regiment of artillery, in this charge. Our success in driving the enemy from the field is due, in a great measure, to the highly efficient manner in which the battery was handled by Lieutenant A. C. M. Pennington, assisted by Lieutenants Clark, Woodruff, and Hamilton. The enemy made but slight demonstration against us during the remainder of the day, except in one instance he attempted to turn my left flank, which attempt was most gallantly met and successfully frustrated by Second Lieutenant t fire from the enemy's battery. Colonel Gray, commanding the regiment, was constantly seen wherever his presence was most needed, and is deserving of special mention. I desire to commend to your favorable notice Lieutenants Pennington, Clark, Woodruff, and Hamilton, of battery M, Second artillery, for the zeal and ability displayed by each on this occasion. My thanks are personally due to the following named members of my staff, who on many occasions exhibited remarkable gallantry in transmi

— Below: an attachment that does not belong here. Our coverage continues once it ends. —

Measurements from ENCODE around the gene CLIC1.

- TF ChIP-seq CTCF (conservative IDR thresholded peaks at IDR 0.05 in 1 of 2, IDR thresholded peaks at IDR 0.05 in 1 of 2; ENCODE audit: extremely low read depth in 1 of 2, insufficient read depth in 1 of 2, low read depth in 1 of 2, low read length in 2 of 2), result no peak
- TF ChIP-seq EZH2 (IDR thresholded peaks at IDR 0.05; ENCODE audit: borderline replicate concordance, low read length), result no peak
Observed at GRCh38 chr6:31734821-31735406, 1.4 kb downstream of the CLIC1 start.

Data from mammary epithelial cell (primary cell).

Benson J. Lossing, Pictorial Field Book of the Civil War. Volume 3., Chapter 2: Lee's invasion of Maryland and Pennsylvania. (search)
was to be given, and he judiciously posted artillery in reserve under Colonel R. O. Tyler. the batteries of Bancroft, Dilger, Eakin, Wheeler, Hill, and Taft, under Major Osborne, were placed in the Cemetery, where the kind and thoughtful General Howard had caused the tombstones, and such monuments as could possibly be moved, to be laid flat on the ground, to prevent their being injured by shot and shell. On the left of the Cemetery, near Zeigler's Grove, were Hancock's batteries, under Woodruff, Brown, Cushing, Arnold, and Rorty, commanded by Captain Hazzard. Next to these, on the left, was Thomas's battery, with those of Thompson, Phillips, Hart, Rauth, Dow, Ames, and Sterling, under McGilvray, in reserve. On the extreme left were the batteries of Gibbs and Hazlett, the latter now commanded by Lieutenant Rittenhouse. at midday there was an ominous silence, during which General Lee entered Pennsylvania College building, which he was using for a hospital, ascended to the cupo